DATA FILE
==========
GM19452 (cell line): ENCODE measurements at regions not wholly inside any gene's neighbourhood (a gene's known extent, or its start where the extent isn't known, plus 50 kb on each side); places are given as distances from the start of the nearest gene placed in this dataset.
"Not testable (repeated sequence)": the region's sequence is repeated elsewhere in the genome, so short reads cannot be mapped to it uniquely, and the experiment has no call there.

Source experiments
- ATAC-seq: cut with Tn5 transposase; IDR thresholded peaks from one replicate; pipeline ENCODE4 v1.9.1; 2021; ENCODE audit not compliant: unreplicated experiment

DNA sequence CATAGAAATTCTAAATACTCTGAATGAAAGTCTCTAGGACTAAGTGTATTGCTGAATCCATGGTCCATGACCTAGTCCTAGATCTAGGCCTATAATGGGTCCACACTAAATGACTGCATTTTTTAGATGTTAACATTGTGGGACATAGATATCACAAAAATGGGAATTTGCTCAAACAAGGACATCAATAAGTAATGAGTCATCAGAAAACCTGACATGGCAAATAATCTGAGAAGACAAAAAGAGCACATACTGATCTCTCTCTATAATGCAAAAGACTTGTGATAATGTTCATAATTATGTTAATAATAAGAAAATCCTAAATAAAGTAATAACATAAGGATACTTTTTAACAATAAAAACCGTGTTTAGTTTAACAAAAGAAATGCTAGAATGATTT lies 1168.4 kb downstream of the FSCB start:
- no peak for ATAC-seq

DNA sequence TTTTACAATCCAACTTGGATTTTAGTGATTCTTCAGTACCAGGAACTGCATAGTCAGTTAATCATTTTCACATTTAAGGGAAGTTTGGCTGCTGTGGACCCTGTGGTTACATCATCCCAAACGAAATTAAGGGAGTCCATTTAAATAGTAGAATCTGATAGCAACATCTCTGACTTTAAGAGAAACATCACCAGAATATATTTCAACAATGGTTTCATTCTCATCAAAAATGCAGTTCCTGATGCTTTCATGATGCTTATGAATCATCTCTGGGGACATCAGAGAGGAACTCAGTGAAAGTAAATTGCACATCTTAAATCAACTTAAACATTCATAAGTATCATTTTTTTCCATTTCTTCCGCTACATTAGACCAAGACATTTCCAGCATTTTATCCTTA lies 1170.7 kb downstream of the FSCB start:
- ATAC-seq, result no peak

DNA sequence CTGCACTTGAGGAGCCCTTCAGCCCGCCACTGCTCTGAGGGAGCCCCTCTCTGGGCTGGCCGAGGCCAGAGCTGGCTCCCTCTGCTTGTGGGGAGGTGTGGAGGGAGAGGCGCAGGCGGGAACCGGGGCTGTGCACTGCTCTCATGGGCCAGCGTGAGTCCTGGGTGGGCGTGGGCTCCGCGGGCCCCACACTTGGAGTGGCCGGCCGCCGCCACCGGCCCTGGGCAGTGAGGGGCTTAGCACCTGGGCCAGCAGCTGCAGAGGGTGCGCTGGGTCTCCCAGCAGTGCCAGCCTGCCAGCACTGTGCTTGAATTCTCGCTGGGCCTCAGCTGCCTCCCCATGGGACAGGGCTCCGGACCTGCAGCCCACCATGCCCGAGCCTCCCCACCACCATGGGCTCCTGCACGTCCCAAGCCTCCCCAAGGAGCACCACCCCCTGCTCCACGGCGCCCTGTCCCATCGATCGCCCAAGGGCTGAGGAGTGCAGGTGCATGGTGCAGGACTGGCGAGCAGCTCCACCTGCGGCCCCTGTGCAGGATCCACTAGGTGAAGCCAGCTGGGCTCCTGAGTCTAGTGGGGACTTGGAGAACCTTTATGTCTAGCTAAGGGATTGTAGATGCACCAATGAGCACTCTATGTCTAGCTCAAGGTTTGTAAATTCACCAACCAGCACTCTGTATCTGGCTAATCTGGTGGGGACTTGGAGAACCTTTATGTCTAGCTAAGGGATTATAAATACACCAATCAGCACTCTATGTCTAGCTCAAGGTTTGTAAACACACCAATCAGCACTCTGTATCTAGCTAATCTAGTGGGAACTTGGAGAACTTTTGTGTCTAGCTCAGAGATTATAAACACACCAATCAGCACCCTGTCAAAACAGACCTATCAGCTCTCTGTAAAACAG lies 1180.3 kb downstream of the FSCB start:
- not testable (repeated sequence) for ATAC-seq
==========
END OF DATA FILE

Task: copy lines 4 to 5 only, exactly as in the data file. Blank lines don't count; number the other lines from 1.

- ATAC-seq: cut with Tn5 transposase; IDR thresholded peaks from one replicate; pipeline ENCODE4 v1.9.1; 2021; ENCODE audit not compliant: unreplicated experiment

DNA sequence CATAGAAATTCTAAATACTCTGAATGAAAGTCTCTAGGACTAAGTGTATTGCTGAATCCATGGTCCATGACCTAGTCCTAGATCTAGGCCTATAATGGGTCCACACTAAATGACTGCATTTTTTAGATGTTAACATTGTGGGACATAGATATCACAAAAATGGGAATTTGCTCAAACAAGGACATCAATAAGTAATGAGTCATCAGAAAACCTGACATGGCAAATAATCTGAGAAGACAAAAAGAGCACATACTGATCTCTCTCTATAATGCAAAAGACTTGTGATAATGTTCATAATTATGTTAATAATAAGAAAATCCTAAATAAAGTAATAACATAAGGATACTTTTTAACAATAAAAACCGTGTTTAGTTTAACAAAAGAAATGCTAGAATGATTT lies 1168.4 kb downstream of the FSCB start: